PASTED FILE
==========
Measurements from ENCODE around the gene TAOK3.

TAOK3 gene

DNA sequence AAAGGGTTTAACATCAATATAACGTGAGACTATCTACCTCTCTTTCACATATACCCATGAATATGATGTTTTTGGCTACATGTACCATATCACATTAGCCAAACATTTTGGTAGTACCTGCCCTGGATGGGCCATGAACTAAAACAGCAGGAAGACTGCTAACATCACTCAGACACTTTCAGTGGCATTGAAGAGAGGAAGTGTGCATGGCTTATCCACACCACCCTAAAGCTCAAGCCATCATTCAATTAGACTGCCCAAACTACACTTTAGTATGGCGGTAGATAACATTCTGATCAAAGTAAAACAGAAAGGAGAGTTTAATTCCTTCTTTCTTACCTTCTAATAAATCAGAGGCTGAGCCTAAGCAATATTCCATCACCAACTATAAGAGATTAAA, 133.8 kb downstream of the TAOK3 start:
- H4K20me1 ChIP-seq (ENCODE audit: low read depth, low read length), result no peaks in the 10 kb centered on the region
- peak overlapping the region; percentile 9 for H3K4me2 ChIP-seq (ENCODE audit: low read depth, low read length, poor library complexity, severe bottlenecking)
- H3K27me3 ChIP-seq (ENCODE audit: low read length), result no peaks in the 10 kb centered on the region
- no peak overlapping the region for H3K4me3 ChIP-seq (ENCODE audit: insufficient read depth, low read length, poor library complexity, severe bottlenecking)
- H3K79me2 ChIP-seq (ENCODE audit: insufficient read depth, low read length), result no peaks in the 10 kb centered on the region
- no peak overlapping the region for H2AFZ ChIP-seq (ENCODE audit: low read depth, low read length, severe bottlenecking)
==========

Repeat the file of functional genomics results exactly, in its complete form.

Measurements from ENCODE around the gene TAOK3.

TAOK3 gene

DNA sequence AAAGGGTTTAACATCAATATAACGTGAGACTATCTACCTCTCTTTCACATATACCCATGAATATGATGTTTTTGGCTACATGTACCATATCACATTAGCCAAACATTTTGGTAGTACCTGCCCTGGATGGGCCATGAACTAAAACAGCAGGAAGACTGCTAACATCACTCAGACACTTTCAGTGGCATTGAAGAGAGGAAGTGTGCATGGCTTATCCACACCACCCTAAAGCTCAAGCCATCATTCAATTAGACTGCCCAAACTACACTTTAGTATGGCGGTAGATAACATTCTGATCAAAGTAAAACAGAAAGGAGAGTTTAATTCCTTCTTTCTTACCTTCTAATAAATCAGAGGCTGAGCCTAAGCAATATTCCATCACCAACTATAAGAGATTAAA, 133.8 kb downstream of the TAOK3 start:
- H4K20me1 ChIP-seq (ENCODE audit: low read depth, low read length), result no peaks in the 10 kb centered on the region
- peak overlapping the region; percentile 9 for H3K4me2 ChIP-seq (ENCODE audit: low read depth, low read length, poor library complexity, severe bottlenecking)
- H3K27me3 ChIP-seq (ENCODE audit: low read length), result no peaks in the 10 kb centered on the region
- no peak overlapping the region for H3K4me3 ChIP-seq (ENCODE audit: insufficient read depth, low read length, poor library complexity, severe bottlenecking)
- H3K79me2 ChIP-seq (ENCODE audit: insufficient read depth, low read length), result no peaks in the 10 kb centered on the region
- no peak overlapping the region for H2AFZ ChIP-seq (ENCODE audit: low read depth, low read length, severe bottlenecking)